# Branch Cut of Wavepacket - LSZ Reducation Formula Peskin

Peskin & Schroeder, An Introduction to Quantum Field, page 224-225, formula 7.41

$$\begin{multline}\sum_{\lambda} \int \frac{d^{3} k}{2(2\pi)^3 E_{\mathbf{k}}(\lambda)}\Phi (\mathbf{k}) \frac{i}{p^{0}-E_{\mathbf{k}}(\lambda)+i \epsilon} \sqrt{Z}\left\langle\mathbf{\lambda_{\mathbf{k}}}\left|T\left\{\phi\left(z_{1}\right) \cdots\right\}\right| \Omega\right\rangle \\ \underset{p^0\to+E_{\mathbf{p}}}{\sim} \int \frac{d^{3} k}{(2\pi)^3}\Phi (\mathbf{k}) \frac{i}{p'^2 - m^2 +i \epsilon} \sqrt{Z}\left\langle\mathbf{k}\left|T\left\{\phi\left(z_{1}\right) \cdots\right\}\right| \Omega\right\rangle \tag{7.41} \end{multline}$$

With $$p'= (p^0 , \mathbf{k} )$$. $$\mathbf{p}$$ is the center of the wavepacket $$\Phi (\mathbf{k})$$. $$E_{\mathbf{p}} = \sqrt{ \mathbf{p}^2 + m^2}$$. Before we do the limit, $$p^0$$ is just a number unrelated to $$\mathbf{p}$$ .

The one-particle singularity is now a branch cut, whose length is the width in momentum space of the wavepacket $$\Phi (\mathbf{k})$$.

This is the statement I don't understand. If I am not wrong, a branch cut is an interval where the function has a "continuum" of singularities. But I only see a singularity at $$\mathbf{k}=\mathbf{p}$$. Is it because you can find an arbitrary number of state $$\lambda$$ with total momentum $$\mathbf{k}$$ that has energy $$E_{\mathbf{p}}$$ ? if this is true, isn't $$p'= (k^0 , \mathbf{k} )$$ with $$k^0 = \sqrt{ \mathbf{k}^2 + m^2}$$ a better way of writing it?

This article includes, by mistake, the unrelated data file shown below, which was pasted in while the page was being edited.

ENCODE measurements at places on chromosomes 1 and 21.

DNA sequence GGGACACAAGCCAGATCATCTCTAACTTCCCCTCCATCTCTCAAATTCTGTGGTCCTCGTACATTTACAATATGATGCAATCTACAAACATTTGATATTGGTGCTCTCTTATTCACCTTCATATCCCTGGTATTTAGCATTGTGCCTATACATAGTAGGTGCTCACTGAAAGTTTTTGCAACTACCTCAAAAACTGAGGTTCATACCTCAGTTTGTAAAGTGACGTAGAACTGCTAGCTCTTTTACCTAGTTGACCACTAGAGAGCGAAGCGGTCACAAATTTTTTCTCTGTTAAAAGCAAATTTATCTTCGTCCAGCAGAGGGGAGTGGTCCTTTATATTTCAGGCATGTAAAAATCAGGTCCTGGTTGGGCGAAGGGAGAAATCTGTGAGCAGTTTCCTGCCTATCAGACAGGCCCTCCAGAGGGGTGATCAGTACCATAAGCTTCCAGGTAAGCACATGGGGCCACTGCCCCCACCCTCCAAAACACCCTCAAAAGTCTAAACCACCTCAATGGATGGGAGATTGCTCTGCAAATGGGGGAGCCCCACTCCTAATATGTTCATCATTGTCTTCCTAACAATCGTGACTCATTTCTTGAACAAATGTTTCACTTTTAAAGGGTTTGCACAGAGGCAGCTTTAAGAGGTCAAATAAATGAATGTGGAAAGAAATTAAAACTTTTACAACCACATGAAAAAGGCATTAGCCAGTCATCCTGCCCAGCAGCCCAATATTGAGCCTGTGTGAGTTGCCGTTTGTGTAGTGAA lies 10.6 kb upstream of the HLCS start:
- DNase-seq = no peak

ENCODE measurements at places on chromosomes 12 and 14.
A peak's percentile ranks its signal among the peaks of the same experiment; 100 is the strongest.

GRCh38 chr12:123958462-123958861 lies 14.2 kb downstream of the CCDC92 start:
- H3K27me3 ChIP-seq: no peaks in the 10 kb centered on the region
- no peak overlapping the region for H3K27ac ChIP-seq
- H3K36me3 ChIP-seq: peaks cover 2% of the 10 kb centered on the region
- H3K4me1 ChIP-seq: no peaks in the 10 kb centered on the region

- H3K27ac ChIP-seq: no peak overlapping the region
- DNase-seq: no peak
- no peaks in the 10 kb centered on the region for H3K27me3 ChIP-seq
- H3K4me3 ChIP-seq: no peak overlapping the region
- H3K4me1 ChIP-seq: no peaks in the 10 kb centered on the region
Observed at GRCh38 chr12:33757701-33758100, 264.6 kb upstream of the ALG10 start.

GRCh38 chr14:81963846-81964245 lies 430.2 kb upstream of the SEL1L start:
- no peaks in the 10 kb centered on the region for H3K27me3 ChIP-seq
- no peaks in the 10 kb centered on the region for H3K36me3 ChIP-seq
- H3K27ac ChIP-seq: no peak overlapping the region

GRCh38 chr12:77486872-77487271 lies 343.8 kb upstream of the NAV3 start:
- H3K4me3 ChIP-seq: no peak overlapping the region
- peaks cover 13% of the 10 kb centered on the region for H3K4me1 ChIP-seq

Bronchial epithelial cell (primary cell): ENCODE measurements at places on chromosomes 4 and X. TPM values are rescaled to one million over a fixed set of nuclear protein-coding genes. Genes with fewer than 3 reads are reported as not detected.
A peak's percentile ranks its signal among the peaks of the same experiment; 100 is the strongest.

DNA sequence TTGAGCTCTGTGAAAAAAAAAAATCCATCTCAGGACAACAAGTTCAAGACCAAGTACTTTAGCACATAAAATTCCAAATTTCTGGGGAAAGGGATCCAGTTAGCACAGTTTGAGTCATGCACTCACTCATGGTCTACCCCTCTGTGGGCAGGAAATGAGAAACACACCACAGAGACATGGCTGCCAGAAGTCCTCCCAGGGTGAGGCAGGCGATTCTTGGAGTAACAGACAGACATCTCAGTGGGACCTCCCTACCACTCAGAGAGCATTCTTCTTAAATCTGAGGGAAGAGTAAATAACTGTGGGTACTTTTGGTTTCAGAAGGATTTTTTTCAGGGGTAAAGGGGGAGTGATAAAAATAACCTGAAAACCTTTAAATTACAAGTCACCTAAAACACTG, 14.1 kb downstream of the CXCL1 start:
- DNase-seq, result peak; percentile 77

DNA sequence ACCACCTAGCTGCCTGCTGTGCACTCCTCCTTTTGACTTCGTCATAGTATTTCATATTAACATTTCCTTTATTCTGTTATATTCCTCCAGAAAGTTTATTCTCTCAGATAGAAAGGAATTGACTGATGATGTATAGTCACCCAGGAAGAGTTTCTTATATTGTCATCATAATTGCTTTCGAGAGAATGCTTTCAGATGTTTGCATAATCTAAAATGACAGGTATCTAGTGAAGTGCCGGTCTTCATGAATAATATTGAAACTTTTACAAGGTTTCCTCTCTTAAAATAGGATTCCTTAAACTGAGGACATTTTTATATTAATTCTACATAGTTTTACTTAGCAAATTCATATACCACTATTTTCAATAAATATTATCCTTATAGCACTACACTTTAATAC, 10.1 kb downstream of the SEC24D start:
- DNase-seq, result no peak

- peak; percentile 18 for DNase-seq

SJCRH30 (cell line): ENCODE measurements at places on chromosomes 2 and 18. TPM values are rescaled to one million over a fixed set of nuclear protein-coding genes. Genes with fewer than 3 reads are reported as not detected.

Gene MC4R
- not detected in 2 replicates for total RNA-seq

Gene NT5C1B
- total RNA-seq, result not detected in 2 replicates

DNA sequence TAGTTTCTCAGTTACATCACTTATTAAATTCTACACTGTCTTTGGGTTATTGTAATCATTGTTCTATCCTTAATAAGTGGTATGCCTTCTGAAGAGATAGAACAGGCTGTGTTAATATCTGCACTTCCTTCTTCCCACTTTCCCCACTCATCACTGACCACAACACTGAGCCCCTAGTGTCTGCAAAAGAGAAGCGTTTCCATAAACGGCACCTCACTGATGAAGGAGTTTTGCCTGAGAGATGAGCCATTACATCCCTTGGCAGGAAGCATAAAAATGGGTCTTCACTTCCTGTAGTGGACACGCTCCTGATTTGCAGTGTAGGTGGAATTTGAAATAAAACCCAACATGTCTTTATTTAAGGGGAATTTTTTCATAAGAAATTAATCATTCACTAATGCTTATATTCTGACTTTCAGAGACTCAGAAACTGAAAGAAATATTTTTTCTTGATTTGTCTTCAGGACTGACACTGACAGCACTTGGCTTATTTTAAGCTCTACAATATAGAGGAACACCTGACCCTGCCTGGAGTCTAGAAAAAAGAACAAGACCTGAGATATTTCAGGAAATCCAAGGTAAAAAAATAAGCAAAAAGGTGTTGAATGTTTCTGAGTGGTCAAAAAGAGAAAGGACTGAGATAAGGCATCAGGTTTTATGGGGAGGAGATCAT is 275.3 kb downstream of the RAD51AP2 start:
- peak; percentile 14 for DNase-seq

Also in that case shouldn't we have a kind of density for the number of states $$\lambda$$ with momentum $$\mathbf{k}$$ and energy $$E_{\mathbf{p}}$$?

Any help will be appreciated.

Here is a quick sketch which might help you. We can identify a branch cut by considering the difference between one-sided limits at each side of the cut. For an analytic function(i.e. when there is no cut), such a difference should vanish. I will define the integral in (7.41) as $$\int \frac{\mathrm{d}^3 k}{(2\pi)^3} \varphi(\mathbf{k}) f(\mathbf{k}) \frac{\mathrm{i}}{(p^0)^2 - \mathbf{k}^2 - m^2 + \mathrm{i}0} =: g((p^0)^2)$$ Now consider $$g(p^2 + \mathrm{i}\epsilon) - g(p^2 - \mathrm{i} \epsilon)$$ as $$\epsilon \to 0$$. This yields \begin{align*} g(p^2 + \mathrm{i}\epsilon) - g(p^2 - \mathrm{i} \epsilon) = \mathrm{i}&\int \frac{\mathrm{d}^3 k}{(2\pi)^3} \varphi(\mathbf{k}) f(\mathbf{k}) \left( \frac{1}{p^2 - \mathbf{k}^2 -m^2 + i \epsilon} - \frac{1}{p^2 - \mathbf{k}^2 -m^2 - i \epsilon} \right) \\ \overset{\epsilon \to 0}{\longrightarrow} &\int \frac{\mathrm{d}^3 k}{(2\pi)^3} \varphi(\mathbf{k}) f(\mathbf{k}) (2\pi) \delta(p^2 - \mathbf{k}^2 - m^2) \end{align*} where we have used the principle value of $$1/x$$ given by $$\frac{1}{x \pm \mathrm{i}0} = P\frac{1}{x} \mp \mathrm{i} \pi \delta(x).$$ From this expression you can readily see that the difference of the one-sided limits actually give a finite value whenever $$\mathbf{k}$$ is in the support of $$\varphi(\mathbf{k})$$, i.e. we have a branch cut whose length is approximately the width of the momentum wavefunction $$\varphi(\mathbf{k})$$, as claimed.